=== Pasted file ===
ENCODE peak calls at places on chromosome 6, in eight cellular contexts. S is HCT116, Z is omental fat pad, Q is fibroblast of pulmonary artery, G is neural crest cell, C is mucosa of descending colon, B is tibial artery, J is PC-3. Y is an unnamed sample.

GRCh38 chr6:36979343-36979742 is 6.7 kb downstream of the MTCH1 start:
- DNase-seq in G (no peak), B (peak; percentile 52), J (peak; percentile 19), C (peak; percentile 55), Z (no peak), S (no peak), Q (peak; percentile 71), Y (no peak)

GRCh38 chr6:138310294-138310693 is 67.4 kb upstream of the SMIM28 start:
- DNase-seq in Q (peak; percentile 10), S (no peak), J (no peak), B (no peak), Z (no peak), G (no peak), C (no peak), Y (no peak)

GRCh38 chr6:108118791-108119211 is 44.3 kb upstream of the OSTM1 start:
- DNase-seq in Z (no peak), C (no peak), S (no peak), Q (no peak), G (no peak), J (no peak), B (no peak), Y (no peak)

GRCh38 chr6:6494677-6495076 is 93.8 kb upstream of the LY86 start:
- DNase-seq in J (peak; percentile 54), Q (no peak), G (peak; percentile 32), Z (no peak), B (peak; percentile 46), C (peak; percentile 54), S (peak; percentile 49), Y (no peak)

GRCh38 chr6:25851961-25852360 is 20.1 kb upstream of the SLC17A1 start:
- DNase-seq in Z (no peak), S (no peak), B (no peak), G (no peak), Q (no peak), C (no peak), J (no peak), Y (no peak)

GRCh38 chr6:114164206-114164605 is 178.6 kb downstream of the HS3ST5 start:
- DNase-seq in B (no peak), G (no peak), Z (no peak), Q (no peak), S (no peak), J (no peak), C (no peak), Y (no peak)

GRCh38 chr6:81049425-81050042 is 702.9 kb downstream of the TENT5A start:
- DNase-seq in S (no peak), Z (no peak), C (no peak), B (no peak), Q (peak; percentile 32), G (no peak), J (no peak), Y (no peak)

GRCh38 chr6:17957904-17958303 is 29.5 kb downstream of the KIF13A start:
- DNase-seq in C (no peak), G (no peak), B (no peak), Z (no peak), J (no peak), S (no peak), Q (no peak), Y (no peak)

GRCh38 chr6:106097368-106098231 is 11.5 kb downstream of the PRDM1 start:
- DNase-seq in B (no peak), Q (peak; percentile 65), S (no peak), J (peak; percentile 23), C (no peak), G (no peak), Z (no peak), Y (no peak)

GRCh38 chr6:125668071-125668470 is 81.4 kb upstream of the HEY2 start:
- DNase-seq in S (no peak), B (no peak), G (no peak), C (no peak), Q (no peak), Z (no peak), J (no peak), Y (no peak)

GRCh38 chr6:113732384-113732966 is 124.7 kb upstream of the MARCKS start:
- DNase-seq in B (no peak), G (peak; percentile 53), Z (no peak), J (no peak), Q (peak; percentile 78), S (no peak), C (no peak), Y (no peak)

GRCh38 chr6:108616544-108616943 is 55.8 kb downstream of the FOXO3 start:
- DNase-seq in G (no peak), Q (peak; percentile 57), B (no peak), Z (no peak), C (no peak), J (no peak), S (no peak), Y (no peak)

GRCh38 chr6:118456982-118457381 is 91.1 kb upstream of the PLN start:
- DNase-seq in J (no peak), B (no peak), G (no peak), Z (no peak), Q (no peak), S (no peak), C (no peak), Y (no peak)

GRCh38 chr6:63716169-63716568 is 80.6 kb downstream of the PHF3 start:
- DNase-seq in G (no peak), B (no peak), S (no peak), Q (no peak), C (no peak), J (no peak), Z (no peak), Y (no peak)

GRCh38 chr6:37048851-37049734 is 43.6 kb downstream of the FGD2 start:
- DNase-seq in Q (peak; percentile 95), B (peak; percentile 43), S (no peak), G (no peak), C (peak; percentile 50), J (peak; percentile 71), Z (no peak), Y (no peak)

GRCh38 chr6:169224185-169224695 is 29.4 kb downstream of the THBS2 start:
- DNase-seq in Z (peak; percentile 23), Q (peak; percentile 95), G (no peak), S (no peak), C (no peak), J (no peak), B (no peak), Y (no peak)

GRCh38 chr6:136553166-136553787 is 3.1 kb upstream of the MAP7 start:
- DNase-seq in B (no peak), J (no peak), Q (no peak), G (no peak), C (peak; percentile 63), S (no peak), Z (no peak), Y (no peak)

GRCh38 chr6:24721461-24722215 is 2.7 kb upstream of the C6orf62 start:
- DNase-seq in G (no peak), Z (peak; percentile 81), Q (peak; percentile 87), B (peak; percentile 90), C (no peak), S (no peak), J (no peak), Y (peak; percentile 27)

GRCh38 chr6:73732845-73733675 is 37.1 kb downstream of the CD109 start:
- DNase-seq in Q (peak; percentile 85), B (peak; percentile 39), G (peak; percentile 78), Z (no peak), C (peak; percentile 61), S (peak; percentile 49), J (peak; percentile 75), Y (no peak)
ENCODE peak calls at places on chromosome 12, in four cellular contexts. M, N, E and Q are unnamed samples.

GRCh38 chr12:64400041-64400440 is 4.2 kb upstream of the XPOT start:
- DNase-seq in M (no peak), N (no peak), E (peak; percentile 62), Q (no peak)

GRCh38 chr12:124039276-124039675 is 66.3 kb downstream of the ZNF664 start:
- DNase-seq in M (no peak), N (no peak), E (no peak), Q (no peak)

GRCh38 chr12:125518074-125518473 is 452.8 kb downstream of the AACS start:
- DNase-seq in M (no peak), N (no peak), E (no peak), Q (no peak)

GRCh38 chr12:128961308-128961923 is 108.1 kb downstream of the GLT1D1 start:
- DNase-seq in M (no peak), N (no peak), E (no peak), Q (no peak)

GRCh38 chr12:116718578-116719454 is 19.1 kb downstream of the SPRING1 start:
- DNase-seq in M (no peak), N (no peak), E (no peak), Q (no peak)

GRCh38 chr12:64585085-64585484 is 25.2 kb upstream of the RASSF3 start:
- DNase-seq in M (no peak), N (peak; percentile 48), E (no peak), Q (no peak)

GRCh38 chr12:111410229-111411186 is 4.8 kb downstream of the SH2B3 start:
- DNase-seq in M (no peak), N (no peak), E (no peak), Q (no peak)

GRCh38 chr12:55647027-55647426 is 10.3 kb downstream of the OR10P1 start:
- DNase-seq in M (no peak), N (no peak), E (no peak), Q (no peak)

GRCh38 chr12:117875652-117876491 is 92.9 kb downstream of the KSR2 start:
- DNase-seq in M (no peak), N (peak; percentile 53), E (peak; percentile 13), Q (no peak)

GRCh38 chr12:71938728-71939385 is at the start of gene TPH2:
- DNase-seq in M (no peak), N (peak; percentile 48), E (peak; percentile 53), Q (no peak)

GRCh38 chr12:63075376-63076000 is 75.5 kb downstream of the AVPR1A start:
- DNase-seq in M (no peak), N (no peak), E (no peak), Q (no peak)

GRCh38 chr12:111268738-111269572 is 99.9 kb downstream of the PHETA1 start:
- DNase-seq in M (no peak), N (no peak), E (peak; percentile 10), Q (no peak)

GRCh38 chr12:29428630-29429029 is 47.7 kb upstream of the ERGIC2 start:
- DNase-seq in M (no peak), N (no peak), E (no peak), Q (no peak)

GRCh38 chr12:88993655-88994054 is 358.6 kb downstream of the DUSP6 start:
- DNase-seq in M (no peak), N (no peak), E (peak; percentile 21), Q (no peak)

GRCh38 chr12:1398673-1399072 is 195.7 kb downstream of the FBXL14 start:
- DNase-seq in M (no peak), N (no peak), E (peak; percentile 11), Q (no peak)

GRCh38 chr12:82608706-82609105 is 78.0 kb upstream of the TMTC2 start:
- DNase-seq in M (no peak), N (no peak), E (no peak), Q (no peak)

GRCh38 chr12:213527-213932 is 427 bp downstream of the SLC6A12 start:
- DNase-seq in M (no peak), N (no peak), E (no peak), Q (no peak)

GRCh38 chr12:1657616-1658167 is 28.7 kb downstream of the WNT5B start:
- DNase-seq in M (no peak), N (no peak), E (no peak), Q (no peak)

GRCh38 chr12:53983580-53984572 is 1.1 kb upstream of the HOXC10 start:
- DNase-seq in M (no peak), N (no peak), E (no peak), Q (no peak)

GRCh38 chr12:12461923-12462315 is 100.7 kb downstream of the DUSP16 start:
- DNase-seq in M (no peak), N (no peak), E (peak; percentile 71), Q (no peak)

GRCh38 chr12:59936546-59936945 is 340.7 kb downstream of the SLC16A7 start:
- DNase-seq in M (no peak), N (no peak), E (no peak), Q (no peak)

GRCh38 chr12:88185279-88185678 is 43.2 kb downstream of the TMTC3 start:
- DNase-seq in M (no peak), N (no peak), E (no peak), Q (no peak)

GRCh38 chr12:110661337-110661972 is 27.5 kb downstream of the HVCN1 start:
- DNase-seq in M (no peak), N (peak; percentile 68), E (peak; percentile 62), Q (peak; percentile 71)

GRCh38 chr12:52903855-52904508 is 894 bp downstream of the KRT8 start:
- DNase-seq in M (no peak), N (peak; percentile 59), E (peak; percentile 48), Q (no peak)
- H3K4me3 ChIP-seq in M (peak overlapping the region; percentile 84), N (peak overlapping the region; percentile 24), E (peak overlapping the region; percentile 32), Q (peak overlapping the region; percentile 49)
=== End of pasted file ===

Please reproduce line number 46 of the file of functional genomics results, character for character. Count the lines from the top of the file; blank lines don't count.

- DNase-seq in M (no peak), N (no peak), E (no peak), Q (no peak)